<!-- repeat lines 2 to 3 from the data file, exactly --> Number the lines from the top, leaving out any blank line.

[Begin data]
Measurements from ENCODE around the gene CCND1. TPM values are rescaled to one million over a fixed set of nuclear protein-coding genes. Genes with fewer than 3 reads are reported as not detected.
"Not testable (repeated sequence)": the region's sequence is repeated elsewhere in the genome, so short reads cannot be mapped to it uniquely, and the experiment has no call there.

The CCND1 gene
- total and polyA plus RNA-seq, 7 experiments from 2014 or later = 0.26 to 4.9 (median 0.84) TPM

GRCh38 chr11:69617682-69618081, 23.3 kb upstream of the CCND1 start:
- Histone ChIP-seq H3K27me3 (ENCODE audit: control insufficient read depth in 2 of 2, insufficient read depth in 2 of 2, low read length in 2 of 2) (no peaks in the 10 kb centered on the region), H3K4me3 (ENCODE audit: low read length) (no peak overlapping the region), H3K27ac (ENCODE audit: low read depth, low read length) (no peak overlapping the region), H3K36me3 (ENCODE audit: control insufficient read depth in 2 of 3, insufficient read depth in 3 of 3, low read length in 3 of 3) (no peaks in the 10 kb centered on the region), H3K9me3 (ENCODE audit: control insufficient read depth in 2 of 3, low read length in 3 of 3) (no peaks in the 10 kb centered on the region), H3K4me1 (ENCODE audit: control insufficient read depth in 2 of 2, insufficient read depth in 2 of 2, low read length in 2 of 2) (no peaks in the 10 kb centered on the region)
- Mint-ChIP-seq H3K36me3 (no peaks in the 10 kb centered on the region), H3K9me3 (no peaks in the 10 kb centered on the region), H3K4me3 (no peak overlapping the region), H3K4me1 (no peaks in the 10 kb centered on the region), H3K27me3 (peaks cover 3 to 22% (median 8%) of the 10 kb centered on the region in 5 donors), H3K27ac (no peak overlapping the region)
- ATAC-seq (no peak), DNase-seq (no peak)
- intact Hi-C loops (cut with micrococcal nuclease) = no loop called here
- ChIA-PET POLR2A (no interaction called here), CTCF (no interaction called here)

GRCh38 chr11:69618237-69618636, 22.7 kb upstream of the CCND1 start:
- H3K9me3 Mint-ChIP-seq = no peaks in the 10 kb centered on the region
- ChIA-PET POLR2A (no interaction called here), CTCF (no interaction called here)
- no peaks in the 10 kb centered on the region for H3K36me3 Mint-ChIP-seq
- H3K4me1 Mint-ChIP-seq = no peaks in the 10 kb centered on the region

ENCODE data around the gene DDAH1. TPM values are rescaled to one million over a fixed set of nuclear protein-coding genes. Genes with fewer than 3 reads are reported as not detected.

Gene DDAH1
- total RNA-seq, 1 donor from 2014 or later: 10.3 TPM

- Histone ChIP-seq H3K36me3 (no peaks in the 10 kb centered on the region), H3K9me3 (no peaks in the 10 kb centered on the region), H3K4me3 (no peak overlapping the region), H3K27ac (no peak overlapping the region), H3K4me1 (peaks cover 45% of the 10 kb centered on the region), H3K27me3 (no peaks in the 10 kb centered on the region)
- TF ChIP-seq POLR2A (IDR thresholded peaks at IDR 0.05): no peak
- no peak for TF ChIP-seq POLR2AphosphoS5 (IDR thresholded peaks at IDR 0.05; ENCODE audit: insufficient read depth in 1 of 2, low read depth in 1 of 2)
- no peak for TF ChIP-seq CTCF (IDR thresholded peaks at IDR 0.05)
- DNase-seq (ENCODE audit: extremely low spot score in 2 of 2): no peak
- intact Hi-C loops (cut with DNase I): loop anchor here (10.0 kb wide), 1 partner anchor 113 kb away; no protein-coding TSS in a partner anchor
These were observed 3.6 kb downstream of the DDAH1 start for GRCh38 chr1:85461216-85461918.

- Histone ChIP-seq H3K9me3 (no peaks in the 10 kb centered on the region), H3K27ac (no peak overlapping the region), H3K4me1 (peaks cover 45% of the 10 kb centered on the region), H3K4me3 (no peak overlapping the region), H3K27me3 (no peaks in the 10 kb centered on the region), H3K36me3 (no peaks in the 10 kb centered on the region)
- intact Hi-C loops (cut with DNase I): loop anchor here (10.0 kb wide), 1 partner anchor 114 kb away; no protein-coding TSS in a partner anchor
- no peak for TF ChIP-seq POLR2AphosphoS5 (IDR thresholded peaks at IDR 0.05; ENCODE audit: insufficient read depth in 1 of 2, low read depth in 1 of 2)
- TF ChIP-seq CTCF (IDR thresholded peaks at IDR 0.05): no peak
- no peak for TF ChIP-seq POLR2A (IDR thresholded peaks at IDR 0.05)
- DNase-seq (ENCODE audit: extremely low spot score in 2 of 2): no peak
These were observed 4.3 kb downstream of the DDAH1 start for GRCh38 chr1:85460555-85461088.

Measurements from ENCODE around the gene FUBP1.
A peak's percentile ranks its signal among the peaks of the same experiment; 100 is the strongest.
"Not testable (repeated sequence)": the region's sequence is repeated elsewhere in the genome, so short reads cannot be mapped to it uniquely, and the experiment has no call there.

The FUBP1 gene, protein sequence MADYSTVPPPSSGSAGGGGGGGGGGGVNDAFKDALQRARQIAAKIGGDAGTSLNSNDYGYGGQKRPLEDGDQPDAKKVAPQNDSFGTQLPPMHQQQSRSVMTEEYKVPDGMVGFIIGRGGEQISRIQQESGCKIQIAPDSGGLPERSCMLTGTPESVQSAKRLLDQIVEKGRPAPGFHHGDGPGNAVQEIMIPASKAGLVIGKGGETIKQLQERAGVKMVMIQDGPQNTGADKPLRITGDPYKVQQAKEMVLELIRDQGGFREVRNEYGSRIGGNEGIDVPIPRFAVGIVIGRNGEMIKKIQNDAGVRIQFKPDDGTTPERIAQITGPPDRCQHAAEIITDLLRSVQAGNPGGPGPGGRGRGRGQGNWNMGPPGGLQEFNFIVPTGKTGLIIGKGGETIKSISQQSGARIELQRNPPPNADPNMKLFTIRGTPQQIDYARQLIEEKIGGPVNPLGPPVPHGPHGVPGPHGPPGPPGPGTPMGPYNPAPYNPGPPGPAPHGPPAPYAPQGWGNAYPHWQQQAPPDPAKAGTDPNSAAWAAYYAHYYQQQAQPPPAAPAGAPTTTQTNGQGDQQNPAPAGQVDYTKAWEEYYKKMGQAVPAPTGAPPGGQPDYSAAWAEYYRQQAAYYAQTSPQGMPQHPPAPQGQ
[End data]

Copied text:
"Not testable (repeated sequence)": the region's sequence is repeated elsewhere in the genome, so short reads cannot be mapped to it uniquely, and the experiment has no call there.

The CCND1 gene